From Plantations to the Slums
Costumbrismo, which refers to depictions of life in Latin America during the nineteenth century, introduced some of the earliest black themes in Cuban literature. Rafael Ocasio delves into this literature to offer up a new perspective on the development of Cuban identity, as influenced by black culture and religion, during the sugar cane boom.
Comments about the slave trade and the treatment of slaves were often censored in Cuban publications; nevertheless white Costumbrista writers reported on a vast catalogue of stereotypes, religious beliefs, and musical folklore, and on rich African traditions in major Cuban cities. Exploring rare and seldom discussed nineteenth-century texts, Ocasio offers insight into the nuances of black representation in Costumbrismo while analyzing authors such as Suárez y Romero, an abolitionist who wrote from the perspective of a plantation owner.
Afro-Cuban Costumbrismo expands the idea of what texts constitute Costumbrismo and debunks the traditional notion that this writing reveals little about the Afro-Cuban experience. The result is a novel examination of how white writers' representations of black culture heavily inform our current understanding of nineteenth-century Afro-Cuban culture and national identity.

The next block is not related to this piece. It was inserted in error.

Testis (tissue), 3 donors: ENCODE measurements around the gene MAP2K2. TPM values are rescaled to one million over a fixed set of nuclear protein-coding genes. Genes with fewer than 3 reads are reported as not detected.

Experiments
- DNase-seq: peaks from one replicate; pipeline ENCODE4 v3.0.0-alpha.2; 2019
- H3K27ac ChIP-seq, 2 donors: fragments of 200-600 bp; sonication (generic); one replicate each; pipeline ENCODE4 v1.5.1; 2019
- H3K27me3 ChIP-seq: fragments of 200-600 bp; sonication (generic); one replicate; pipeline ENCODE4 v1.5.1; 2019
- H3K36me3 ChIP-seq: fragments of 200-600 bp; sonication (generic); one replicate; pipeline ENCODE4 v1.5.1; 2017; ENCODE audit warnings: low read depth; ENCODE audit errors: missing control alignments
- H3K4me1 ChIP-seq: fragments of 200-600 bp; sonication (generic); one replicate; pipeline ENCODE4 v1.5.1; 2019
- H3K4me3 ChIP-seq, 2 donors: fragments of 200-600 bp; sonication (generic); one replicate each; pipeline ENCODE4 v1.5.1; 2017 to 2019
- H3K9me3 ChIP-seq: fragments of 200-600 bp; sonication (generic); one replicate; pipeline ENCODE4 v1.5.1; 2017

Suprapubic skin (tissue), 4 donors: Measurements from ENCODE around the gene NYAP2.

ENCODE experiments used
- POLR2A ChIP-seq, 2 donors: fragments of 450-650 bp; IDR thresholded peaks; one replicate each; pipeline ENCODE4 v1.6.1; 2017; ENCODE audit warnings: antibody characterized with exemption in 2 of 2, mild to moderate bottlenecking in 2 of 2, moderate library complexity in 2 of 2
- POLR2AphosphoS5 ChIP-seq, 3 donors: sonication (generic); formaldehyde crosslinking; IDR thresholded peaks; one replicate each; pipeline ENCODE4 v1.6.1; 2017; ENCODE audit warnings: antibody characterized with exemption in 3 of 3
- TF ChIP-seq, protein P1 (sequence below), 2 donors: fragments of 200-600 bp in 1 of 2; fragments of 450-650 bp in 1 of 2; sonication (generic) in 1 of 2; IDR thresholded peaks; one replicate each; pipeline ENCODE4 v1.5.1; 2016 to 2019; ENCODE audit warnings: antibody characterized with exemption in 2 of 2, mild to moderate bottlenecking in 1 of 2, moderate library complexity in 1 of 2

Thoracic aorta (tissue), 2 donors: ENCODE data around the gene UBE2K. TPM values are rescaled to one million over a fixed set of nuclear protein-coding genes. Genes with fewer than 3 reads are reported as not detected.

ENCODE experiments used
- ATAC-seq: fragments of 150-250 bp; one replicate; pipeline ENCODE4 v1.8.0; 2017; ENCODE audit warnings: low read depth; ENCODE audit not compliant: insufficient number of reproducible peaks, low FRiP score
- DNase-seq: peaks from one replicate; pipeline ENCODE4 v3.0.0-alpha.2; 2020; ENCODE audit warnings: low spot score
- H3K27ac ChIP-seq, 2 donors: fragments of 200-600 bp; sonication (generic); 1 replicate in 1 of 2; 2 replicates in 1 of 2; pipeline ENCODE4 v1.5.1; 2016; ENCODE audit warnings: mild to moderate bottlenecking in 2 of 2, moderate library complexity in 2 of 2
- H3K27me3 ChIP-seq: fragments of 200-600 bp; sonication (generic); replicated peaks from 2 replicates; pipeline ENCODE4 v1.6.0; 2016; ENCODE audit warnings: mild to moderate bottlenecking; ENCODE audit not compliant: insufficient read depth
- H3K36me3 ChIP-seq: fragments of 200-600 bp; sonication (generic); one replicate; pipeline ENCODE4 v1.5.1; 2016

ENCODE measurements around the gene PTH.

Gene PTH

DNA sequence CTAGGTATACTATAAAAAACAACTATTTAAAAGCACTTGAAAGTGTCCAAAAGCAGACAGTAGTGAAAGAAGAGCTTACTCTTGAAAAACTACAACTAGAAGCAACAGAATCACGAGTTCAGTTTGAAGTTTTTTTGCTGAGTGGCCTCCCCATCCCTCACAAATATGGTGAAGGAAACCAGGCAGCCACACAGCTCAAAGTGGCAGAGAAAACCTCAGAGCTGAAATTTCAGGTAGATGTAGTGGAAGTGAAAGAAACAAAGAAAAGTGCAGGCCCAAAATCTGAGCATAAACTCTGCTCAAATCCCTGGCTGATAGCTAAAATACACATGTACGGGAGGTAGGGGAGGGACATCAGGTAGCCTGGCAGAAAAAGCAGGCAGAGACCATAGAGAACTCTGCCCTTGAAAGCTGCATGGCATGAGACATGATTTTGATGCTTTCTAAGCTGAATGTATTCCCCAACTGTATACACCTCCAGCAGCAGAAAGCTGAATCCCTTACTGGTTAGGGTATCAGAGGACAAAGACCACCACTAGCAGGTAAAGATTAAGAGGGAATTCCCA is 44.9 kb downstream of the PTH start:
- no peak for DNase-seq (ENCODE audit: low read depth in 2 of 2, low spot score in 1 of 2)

Rafael Ocasio is Charles A. Dana Professor of Spanish at Agnes Scott College and the author of two books about Reinaldo Arenas, Cuba's Political and Sexual Outlaw and A Gay Cuban Activist in Exile.
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"Gives thoughtful and sensitive attention to the mulatto story of costumbrismo, illuminating both specific and larger issues in ways that are clear-eyed about injustice, support Afro-Cubans, and honor Cubans of all colors by enlarging the understanding of Cuban literature."
Conducts a conversation on race and nineteenth-century Cuban literary culture that is very worthwhile to hear.
--New West Indian Guide
Ocasio expertly guides the reader through the stereotypes, ethnically biased perspectives, literary tropes, and Black folkloric traditions in these accounts, weaving between them and passaged of Costumbrismo, which results in a rich, contrapuntal historical account of nineteenth-century Cuban national identity.
[Ocasio] convincingly argues that through the representations of the Costumbristas, we find a sketch that permits a deeper understanding of slavery and its legacy. . .[and] the book serves as an impressive reference material, with nuanced definitions of terms from the Colonial period.
--South Atlantic Review